Little time makes big difference


Heather Barker

Big sister Carrie and little sister Hope pose while doing yoga at Girls’ Day.

Terri Olson was unsure what the next step in her life would be. Adoption had run through her mind but she was unsure if she was ready for that commitment. So she chose the next best thing: becoming a big sister.

Julee Bartram was raised by a single parent. Leah Prichard was young when she had Julee, and Julee’s father was rarely in the picture.

Terri, Leah and Julee all knew they had something missing in their lives.

Over six years ago, Julee was matched with her big Terri and now the two continue to grow their relationship and have become more like family.

“I thought about adopting and I wasn’t quite ready to do that, so I decide

d I really wanted to pour into a child and mentor them and it’s honestly been the biggest blessing of my life,” Terri said.

Julee was 6 years old the first time the two met living in a single-parent home. She said when she first met Terri, she lacked confidence but having Terri mentor her has helped her express herself more and taught her what a good relationship entails.

“Seeing her and her relationship with her husband is very enlightening because I have never been put around that,” Julee said. “Seeing them be close and being able to talk to each other and being in a healthier relationship is nice. When I grow up I want to be able to live that kind of life.”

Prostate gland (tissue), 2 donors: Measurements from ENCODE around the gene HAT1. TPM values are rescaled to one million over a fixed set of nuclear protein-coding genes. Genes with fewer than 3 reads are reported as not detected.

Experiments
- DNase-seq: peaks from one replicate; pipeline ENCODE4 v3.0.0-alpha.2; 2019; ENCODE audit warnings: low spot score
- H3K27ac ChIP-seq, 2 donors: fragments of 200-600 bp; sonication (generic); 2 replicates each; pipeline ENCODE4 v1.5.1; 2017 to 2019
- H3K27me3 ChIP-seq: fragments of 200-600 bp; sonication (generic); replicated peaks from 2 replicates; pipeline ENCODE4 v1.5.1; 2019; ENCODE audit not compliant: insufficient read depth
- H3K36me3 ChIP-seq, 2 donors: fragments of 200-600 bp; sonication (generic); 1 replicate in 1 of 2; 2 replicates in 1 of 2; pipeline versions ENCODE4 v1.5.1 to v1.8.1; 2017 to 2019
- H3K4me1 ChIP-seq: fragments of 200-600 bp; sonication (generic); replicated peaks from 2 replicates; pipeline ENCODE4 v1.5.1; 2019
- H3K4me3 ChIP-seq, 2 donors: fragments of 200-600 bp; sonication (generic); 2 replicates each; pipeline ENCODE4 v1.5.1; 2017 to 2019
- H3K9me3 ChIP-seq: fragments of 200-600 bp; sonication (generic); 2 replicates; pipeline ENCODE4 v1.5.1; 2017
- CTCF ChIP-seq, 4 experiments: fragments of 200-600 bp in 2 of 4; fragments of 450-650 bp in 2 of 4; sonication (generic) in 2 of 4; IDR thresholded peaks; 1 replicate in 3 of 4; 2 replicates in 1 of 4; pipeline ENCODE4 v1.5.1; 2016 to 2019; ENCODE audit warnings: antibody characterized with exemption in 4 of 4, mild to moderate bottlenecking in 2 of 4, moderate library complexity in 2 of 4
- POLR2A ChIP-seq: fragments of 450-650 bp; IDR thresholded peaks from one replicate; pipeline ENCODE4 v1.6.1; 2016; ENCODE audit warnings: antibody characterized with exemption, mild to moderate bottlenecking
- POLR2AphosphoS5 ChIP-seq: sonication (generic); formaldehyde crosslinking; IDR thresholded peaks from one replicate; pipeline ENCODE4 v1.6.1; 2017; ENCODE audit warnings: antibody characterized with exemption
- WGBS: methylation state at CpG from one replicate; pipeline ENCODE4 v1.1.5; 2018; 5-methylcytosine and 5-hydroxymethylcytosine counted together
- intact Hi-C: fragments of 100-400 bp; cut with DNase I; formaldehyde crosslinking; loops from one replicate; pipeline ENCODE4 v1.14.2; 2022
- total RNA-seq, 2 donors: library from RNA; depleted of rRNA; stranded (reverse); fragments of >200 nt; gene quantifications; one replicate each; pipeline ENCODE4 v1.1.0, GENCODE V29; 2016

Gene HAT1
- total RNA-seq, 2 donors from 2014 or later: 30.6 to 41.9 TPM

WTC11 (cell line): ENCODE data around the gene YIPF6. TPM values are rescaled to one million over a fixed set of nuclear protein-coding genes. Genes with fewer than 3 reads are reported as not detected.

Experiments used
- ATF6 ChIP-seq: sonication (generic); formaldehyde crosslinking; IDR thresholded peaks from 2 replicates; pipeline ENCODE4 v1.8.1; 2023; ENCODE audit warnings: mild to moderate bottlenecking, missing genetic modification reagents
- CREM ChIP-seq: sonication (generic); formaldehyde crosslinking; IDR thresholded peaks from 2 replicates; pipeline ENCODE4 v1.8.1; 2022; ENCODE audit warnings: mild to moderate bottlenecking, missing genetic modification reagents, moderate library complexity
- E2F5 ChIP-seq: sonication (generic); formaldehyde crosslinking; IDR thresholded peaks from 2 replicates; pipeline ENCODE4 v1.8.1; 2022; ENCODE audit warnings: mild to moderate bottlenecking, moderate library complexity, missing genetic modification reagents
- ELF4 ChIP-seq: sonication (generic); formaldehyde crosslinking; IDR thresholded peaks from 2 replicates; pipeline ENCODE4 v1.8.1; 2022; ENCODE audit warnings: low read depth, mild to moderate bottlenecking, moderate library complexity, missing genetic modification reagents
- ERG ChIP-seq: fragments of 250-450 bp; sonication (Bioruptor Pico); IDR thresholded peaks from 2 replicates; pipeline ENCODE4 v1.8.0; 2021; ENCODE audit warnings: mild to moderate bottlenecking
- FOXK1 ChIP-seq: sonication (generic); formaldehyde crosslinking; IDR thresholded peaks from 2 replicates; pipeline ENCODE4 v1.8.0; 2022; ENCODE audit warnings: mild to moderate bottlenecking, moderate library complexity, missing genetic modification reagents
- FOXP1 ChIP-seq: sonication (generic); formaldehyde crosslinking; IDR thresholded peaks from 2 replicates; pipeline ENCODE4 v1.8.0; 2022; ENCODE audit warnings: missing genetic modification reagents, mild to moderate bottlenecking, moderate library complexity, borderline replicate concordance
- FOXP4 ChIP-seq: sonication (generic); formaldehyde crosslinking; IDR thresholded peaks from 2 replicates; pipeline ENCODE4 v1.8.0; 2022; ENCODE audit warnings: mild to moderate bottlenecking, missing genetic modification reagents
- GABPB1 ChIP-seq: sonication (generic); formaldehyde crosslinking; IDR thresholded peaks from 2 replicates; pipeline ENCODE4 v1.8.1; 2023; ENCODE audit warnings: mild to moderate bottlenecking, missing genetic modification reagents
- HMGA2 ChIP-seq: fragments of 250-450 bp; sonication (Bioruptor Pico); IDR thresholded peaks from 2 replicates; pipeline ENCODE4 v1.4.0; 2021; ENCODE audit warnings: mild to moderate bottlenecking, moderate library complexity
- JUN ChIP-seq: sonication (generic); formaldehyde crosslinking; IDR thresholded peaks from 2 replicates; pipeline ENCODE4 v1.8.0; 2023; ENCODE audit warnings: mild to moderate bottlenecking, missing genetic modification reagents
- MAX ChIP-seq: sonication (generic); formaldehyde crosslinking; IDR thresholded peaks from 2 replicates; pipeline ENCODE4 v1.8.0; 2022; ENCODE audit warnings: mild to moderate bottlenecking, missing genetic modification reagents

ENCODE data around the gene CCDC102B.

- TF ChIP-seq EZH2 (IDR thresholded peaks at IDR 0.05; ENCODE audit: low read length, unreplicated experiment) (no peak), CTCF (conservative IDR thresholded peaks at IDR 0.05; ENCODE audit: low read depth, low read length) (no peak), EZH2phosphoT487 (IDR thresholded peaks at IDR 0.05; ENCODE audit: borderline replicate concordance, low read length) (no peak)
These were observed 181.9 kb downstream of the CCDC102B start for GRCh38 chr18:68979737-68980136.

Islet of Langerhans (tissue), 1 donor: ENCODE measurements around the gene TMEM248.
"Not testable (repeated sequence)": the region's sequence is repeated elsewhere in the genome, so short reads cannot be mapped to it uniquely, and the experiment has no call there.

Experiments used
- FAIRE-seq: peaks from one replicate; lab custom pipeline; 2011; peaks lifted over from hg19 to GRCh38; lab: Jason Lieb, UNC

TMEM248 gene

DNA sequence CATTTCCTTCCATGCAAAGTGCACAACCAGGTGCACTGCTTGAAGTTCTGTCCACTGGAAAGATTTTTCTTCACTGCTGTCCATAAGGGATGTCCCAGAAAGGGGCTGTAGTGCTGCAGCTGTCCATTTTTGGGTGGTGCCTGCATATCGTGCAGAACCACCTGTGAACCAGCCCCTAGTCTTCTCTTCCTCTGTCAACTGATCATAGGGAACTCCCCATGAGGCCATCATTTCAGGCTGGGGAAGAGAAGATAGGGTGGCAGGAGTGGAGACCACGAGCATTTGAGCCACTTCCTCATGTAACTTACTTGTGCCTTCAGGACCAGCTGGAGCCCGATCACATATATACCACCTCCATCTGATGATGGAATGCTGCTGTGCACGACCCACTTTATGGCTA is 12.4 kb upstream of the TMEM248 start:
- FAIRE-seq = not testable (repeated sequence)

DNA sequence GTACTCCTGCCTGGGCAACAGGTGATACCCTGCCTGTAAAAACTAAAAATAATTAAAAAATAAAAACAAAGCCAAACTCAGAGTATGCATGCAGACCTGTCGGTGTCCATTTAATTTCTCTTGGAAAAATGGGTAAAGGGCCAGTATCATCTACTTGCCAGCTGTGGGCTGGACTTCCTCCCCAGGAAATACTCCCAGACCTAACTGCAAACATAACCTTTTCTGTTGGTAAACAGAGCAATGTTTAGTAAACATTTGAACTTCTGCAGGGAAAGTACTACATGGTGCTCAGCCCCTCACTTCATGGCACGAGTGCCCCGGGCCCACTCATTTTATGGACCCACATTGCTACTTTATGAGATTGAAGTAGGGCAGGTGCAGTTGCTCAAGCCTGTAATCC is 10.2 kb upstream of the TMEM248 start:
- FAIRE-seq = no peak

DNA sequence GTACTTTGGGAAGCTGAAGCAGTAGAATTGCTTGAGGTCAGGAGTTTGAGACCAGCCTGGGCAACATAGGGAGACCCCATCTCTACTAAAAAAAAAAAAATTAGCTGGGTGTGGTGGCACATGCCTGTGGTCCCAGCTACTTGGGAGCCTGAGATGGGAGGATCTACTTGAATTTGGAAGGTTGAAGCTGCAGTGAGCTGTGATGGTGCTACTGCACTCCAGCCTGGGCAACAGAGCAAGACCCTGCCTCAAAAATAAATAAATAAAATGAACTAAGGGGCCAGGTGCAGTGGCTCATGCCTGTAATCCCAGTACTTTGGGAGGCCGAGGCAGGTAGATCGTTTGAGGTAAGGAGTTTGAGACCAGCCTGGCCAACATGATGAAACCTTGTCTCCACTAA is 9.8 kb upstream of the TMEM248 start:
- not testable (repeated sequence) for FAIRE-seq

Julee’s mom, Leah, signed Julee up for Big Brothers Big Sisters to give her a mentor and friend to do activities with on a regular basis, but not only has Prichard seen an impact in her daughter’s life, but she’s seen one in her own.

“At the time that I got Terri involved, I was a drug addict, a legal drug addict,” Prichard said. “I wasn’t the best influence at the time, so (Terri) helped to show her and also me that I didn’t want to be that kind of person. I wanted to be good for Julee so that helped me get clean. I’ve been clean for seven years now but Terri did play an influence in that.”

Stories like Terri’s and Julee’s are common among other matches through Big Brothers Big Sisters who said their lives have been significantly changed.

“I was recently talking to a parent of a boy who has had some trouble in his past and had a lot of family issues and moving around a lot,” said Amy Brewer, enrollment and match support specialist for Big Brothers Big Sisters of the Tri-State. “Just recently his mom came back into his life and they seem more stable and he’s doing so great. His mom had so many great things to tell me about how much they love his big brother and how he’s so important to her son.”

Big Brothers Big Sisters of the Tristate provides one-on-one matches to kids ages 6-14 who may not have adults in their lives that are consistent or who just need an extra role model to hang out with them or help them with homework. Director of Big Brothers Big Sisters of the Tristate Patti Price said the most important thing they do is “matching a child to a volunteer.”